Indian American company sues U.S. defence firm
WASHINGTON: Arlington, Virginia-based defence contractor Apex Technology (APEX) has initiated proceedings against Thales Raytheon Systems (TRS) of Fullerton, California.
APEX has charged TRS with "breach of implied obligation of good faith and fair dealing, fraud and negligent misrepresentation".
The radars, which were the subject of a Teaming Agreement, are to be placed on the Jammu and Kashmir border to protect Indian soldiers and civilians from hostile artillery, according to an APEX press statement released Thursday.
The Teaming Agreement recognised that APEX would handle all of the crucial fieldwork in India that led to the approval of the sale by the U.S. government to India under the U.S. Defence Department sponsored Mentor-Protégé programme.
APEX said its president P.B. Ram Reddy and members of his staff made extensive efforts to market the radar, including many visits to India to meet government officials, continuous correspondence and discussions to maintain India's interest in TRS' radars, and engaging in extensive advocacy of the U.S. Congress to lift sanctions that blocked the sale of the crucial weaponry to India.
APEX undertook all of this effort at its own time and expense as a team member.
India approved the purchase of eight "Firefinder" radars with an option for four more from the U.S. government in April 2002 for a total cost of $146 million for eight, with additional sales of radars contemplated in the future.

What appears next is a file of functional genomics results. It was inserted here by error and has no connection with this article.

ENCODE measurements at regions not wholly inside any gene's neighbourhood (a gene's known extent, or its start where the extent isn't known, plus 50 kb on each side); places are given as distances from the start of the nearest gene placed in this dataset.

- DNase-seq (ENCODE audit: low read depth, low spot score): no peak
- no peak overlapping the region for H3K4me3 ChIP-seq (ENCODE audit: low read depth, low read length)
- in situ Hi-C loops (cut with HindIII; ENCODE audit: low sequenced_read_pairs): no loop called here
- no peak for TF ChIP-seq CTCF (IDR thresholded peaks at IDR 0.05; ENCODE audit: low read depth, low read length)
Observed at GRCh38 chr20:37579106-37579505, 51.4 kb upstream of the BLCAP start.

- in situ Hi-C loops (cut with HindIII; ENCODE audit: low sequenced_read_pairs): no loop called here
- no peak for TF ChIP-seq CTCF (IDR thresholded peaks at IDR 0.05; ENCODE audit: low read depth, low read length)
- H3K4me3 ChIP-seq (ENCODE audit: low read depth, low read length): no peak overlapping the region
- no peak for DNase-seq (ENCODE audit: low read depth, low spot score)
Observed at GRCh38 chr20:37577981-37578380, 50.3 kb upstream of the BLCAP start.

Under the express terms of the Teaming Agreement, TRS was required to offer a subcontract to APEX to furnish certain items and services to TRS in the U.S. and India in connection with Delivery Orders issued by the U.S. government to TRS.
TRS has refused to offer or negotiate the subcontract and refused to pay APEX or its Indian subsidiary a commission on the sale as contemplated by the parties.
TRS is equally owned by global defence giants Raytheon Company and Thales S.A.
"This is a direct violation of a valid contract. TRS is refusing to meet its clear obligations to a small minority-owned business - one that was instrumental in securing the overall contract for TRS," said Mickey Kantor, a former Clinton administration official who now works for law firm Mayer, Brown, Rowe & Maw.
"Allowing TRS to ignore the Teaming Agreement would jeopardise the future viability of not only APEX, but other small defence contractors who must rely on these types of agreements," according to Kantor, who now represents APEX.
Kantor has served as commerce secretary and U.S. trade representative.
Reddy said: "I operate a small business that provides engineering services to large defence contractors and the U.S. government.
"Much of the work and the use of my expertise and contacts in India are provided prior to the awarding of an actual contract. A Teaming Agreement is supposed to protect my company's rights as a small contractor and provide my company with the compensation that we are entitled to in the executing of the ultimate contract.
"In the case of the TRS "Firefinder" radars project, I have been completely cut out of the deal and will not receive the compensation or a subcontract that I am entitled to. This sale could not have been completed without the work of APEX for seven years and I plan to fight for my rights as a small businessman."
Post your Comment
All form fields are required.